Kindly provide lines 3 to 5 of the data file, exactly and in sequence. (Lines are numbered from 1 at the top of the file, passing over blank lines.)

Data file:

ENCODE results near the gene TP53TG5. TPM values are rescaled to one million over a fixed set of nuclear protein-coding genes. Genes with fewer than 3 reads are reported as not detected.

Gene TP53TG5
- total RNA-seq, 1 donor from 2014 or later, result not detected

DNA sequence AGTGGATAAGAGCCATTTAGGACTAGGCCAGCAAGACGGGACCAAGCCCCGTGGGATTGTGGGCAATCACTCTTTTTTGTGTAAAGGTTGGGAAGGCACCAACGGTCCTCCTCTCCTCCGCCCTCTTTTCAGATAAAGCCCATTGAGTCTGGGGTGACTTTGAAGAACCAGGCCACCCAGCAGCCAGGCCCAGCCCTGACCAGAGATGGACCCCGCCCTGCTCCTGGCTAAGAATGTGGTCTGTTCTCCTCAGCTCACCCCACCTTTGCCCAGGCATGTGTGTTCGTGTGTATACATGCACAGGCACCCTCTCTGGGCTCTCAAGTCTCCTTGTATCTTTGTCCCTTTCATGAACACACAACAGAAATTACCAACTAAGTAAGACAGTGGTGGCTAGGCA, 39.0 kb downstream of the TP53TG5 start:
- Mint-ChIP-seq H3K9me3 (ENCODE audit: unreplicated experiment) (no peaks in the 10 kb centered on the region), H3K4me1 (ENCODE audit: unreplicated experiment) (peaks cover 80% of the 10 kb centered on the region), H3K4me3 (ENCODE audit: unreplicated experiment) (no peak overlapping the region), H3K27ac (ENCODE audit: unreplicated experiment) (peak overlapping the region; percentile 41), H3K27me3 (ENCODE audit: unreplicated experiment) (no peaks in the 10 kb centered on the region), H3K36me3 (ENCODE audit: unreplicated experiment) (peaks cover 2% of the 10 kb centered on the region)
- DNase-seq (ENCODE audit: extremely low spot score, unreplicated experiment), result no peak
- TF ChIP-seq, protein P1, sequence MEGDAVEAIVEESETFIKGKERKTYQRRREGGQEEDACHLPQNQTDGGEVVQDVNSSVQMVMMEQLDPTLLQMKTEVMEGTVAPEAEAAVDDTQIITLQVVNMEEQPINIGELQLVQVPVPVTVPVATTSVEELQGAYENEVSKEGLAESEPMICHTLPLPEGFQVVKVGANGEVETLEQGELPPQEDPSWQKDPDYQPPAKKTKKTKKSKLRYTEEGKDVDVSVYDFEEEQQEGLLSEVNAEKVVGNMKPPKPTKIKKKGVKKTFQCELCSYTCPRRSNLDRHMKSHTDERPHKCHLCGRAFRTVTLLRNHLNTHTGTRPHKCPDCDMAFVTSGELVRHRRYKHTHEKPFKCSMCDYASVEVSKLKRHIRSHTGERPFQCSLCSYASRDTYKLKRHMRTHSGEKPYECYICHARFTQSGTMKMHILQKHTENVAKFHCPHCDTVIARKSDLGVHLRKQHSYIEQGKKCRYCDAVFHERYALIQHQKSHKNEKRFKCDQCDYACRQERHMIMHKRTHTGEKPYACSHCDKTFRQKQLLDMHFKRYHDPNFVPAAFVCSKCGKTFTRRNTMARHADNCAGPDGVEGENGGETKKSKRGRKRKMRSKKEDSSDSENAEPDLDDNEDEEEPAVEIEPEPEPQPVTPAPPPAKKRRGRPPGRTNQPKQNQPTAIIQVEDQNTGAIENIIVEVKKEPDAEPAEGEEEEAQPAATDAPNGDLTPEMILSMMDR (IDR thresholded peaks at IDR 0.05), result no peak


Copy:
- total RNA-seq, 1 donor from 2014 or later, result not detected

DNA sequence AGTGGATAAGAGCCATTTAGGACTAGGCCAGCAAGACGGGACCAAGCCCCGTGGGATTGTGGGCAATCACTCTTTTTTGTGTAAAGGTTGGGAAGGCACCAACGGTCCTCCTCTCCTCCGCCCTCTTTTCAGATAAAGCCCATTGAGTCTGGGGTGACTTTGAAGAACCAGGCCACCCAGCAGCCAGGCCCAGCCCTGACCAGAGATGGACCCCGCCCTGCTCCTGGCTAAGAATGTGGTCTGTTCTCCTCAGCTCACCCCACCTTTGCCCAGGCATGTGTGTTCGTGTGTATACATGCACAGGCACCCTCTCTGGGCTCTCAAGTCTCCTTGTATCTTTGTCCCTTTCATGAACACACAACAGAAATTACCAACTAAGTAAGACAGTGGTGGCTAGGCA, 39.0 kb downstream of the TP53TG5 start:
- Mint-ChIP-seq H3K9me3 (ENCODE audit: unreplicated experiment) (no peaks in the 10 kb centered on the region), H3K4me1 (ENCODE audit: unreplicated experiment) (peaks cover 80% of the 10 kb centered on the region), H3K4me3 (ENCODE audit: unreplicated experiment) (no peak overlapping the region), H3K27ac (ENCODE audit: unreplicated experiment) (peak overlapping the region; percentile 41), H3K27me3 (ENCODE audit: unreplicated experiment) (no peaks in the 10 kb centered on the region), H3K36me3 (ENCODE audit: unreplicated experiment) (peaks cover 2% of the 10 kb centered on the region)